"The Trump vaccine" ??
But hey, it's a cult, so whatever works.https://t.co/EEldfX7bqW
— Julia Davis (@JuliaDavisNews) July 25, 2021
The people being vaccinated now are not members of the eager crowds who rushed to early appointments. But they are not in the group firmly opposed to vaccinations, either.
Here's what they said this week about what finally moved them to get the shot. https://t.co/BaLevlOr0f
— Julie Bosman (@juliebosman) July 24, 2021
We human individualists are herd animals. If ‘well, I’m only doing this for the gift card / to be polite / because it’s inconvenient *not* to’ works to get more people vaxxed, I’ll take it:
… On a single day this past week, more than half a million people across the United States trickled into high school gymnasiums, pharmacies and buses converted into mobile clinics. Then they pushed up their sleeves and got their coronavirus vaccines.
These are the Americans who are being vaccinated at this moment in the pandemic: the reluctant, the anxious, the procrastinating.
In dozens of interviews on Thursday in eight states, at vaccination clinics, drugstores and pop-up mobile sites, Americans who had finally arrived for their shots offered a snapshot of a nation at a crossroads — confronting a new surge of the virus but only slowly embracing the vaccines that could stop it…
Some of the newly vaccinated said they made the decision abruptly, even casually, after months of inaction. One woman in Portland, Ore., was waiting for an incentive before she got her shot, and when she heard that a pop-up clinic at a farmers’ market was distributing $150 gift cards, she decided it was time. A 60-year-old man in Los Angeles spontaneously stopped in for a vaccine because he noticed that for once, there was no line at a clinic. A construction worker said his job schedule had made it difficult to get the shot…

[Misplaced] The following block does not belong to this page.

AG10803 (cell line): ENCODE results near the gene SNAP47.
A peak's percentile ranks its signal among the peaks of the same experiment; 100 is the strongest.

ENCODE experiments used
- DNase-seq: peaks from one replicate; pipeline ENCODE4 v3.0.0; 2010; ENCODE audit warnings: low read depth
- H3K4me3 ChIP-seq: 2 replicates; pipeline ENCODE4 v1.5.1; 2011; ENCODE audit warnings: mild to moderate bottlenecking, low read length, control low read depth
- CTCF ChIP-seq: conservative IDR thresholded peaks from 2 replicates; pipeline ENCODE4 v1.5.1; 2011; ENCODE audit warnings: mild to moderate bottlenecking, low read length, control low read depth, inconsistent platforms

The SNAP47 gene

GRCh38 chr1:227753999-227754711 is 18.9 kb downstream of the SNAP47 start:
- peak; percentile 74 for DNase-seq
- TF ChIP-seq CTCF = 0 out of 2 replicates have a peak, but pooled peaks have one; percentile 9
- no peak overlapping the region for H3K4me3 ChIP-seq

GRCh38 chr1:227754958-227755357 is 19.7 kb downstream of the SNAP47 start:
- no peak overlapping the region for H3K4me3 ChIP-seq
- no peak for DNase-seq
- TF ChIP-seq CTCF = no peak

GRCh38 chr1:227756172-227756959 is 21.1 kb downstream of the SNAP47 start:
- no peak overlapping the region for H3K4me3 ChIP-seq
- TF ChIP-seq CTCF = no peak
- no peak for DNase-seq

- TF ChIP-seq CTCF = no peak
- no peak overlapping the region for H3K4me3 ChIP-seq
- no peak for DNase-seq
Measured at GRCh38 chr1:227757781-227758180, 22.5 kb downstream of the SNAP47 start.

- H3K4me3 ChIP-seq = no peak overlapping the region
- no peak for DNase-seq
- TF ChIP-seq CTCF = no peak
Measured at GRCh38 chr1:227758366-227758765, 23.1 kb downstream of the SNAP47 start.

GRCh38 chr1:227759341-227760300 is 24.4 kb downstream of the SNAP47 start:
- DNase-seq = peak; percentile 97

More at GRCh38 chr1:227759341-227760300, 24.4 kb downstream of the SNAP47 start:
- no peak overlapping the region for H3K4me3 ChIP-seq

Others were moved by practical considerations: plans to attend a college that is requiring students to be vaccinated, a desire to spend time socializing with high school classmates, or a job where unvaccinated employees were told to wear masks. Their answers suggest that the mandates or greater restrictions on the unvaccinated that are increasingly a matter of debate by employers and government officials could make a significant difference…
Willie Pullen, 71, snacked on a bag of popcorn as he left a vaccination site in Chicago, one of the few people who showed up there that day. He was not opposed to the vaccines, exactly. Nearly everyone in his life was already vaccinated, he said, and though he is at greater risk because of his age, he said he believed he was healthy and strong enough to be able to think on it for a while.
What pushed him toward a high school on the West Side of Chicago, where free vaccines were being administered, was the illness of the aging mother of a friend. Mr. Pullen wanted to visit her. He felt it would be irresponsible to do so unvaccinated.
“I was holding out,” Mr. Pullen said. “I had reservations about the safety of the vaccine and the government doing it. I just wanted to wait and see.”…
Many of the people who newly sought shots said they had wanted to see how the vaccines affected Americans who rushed to get them early.
“I do know people who have gotten it and they haven’t gotten sick, so that’s why,” said Lisa Thomas, 45, a home health care worker from Portland, Ore. “I haven’t heard of any cases of anyone hurting from it, and there’s a lot to benefit from it.”…